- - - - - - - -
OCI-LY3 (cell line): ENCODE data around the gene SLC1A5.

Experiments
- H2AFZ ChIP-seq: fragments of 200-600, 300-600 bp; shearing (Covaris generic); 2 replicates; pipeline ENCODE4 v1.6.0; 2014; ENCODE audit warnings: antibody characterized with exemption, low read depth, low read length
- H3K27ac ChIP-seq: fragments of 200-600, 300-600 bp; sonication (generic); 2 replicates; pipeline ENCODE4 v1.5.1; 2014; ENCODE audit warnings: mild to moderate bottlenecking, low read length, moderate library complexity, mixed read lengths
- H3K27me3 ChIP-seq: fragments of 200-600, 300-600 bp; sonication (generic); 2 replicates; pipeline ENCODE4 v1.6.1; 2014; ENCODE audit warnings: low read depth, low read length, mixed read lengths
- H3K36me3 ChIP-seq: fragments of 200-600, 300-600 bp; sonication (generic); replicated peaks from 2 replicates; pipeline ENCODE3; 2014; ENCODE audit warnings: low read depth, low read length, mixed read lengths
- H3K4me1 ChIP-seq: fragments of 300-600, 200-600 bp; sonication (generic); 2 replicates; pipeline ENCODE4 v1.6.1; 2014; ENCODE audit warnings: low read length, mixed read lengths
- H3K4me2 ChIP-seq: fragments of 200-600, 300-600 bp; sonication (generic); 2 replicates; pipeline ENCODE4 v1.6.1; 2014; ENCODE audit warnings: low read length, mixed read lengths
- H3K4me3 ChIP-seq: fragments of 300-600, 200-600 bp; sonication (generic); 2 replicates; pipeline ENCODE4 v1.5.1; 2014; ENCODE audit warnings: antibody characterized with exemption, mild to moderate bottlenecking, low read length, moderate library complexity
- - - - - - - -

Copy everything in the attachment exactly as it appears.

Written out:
OCI-LY3 (cell line): ENCODE data around the gene SLC1A5.

Experiments
- H2AFZ ChIP-seq: fragments of 200-600, 300-600 bp; shearing (Covaris generic); 2 replicates; pipeline ENCODE4 v1.6.0; 2014; ENCODE audit warnings: antibody characterized with exemption, low read depth, low read length
- H3K27ac ChIP-seq: fragments of 200-600, 300-600 bp; sonication (generic); 2 replicates; pipeline ENCODE4 v1.5.1; 2014; ENCODE audit warnings: mild to moderate bottlenecking, low read length, moderate library complexity, mixed read lengths
- H3K27me3 ChIP-seq: fragments of 200-600, 300-600 bp; sonication (generic); 2 replicates; pipeline ENCODE4 v1.6.1; 2014; ENCODE audit warnings: low read depth, low read length, mixed read lengths
- H3K36me3 ChIP-seq: fragments of 200-600, 300-600 bp; sonication (generic); replicated peaks from 2 replicates; pipeline ENCODE3; 2014; ENCODE audit warnings: low read depth, low read length, mixed read lengths
- H3K4me1 ChIP-seq: fragments of 300-600, 200-600 bp; sonication (generic); 2 replicates; pipeline ENCODE4 v1.6.1; 2014; ENCODE audit warnings: low read length, mixed read lengths
- H3K4me2 ChIP-seq: fragments of 200-600, 300-600 bp; sonication (generic); 2 replicates; pipeline ENCODE4 v1.6.1; 2014; ENCODE audit warnings: low read length, mixed read lengths
- H3K4me3 ChIP-seq: fragments of 300-600, 200-600 bp; sonication (generic); 2 replicates; pipeline ENCODE4 v1.5.1; 2014; ENCODE audit warnings: antibody characterized with exemption, mild to moderate bottlenecking, low read length, moderate library complexity